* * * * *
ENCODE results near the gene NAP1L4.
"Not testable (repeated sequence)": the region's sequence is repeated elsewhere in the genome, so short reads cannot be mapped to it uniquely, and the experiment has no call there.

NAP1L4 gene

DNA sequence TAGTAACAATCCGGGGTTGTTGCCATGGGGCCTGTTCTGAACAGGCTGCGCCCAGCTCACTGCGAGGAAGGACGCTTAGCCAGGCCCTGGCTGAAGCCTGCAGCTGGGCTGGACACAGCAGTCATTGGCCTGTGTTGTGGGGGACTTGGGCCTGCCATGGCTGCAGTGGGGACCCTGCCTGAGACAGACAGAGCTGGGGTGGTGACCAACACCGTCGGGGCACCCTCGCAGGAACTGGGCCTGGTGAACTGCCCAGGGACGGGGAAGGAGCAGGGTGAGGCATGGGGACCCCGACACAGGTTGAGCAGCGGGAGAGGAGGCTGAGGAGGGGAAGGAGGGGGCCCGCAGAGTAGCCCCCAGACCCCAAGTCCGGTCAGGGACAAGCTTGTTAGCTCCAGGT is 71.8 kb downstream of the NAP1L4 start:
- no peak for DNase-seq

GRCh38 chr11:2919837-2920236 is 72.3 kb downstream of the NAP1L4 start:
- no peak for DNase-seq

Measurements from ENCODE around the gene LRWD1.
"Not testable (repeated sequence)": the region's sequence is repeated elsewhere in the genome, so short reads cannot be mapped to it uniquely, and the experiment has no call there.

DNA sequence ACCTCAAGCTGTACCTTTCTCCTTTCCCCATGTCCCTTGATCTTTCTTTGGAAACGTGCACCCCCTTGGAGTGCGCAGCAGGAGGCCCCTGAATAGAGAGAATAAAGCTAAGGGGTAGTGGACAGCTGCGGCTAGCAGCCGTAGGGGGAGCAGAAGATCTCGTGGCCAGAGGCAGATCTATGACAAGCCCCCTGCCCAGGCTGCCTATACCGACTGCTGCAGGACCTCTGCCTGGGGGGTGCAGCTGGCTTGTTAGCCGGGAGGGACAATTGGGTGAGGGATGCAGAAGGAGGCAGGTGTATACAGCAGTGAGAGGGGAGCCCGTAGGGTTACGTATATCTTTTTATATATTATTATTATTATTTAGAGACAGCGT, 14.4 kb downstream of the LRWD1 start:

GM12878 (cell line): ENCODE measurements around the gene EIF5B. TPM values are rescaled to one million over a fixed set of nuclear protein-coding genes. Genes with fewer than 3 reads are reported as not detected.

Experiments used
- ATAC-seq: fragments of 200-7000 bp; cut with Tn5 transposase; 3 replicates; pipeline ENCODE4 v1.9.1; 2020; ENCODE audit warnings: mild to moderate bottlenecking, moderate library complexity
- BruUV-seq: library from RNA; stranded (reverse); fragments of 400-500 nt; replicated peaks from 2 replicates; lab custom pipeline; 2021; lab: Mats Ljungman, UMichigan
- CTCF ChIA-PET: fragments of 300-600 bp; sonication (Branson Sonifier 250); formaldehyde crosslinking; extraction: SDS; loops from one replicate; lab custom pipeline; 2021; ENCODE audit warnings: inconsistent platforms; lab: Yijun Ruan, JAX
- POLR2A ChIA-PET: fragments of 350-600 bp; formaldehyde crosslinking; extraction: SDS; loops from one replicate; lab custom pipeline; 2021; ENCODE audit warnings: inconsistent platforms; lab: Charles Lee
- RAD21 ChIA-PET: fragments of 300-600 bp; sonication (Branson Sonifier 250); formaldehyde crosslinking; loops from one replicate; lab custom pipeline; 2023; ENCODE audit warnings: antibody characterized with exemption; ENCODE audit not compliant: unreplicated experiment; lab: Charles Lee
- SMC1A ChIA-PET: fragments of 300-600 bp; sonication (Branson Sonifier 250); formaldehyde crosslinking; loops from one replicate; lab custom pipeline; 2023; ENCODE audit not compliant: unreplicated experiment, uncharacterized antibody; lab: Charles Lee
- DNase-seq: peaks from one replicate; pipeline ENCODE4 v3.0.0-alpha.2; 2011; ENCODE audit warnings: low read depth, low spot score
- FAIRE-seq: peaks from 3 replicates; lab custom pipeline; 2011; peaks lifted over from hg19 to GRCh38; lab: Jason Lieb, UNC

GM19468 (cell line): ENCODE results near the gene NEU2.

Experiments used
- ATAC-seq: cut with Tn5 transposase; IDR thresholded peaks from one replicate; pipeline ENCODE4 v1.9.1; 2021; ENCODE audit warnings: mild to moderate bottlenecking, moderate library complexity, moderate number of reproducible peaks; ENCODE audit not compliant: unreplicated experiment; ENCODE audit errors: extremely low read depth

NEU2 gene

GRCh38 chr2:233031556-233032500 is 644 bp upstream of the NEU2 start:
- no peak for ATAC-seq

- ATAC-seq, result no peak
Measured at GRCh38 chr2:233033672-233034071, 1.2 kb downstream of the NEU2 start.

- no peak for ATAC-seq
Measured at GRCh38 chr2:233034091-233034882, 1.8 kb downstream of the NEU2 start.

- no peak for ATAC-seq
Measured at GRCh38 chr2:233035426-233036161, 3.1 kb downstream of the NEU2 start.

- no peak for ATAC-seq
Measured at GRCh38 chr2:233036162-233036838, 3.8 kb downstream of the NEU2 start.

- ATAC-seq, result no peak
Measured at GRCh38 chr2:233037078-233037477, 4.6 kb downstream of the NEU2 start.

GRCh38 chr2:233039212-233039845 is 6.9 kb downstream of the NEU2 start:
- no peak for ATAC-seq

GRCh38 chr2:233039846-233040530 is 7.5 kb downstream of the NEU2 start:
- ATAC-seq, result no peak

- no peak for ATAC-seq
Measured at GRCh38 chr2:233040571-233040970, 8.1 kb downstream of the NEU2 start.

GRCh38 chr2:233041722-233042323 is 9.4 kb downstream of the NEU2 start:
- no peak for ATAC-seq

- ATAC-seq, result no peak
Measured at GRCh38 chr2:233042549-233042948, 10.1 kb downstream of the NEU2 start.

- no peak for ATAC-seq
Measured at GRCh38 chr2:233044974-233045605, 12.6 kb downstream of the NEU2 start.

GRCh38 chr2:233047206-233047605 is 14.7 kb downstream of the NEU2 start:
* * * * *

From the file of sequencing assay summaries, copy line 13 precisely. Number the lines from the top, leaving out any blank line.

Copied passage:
- ATAC-seq: fragments of 200-7000 bp; cut with Tn5 transposase; 3 replicates; pipeline ENCODE4 v1.9.1; 2020; ENCODE audit warnings: mild to moderate bottlenecking, moderate library complexity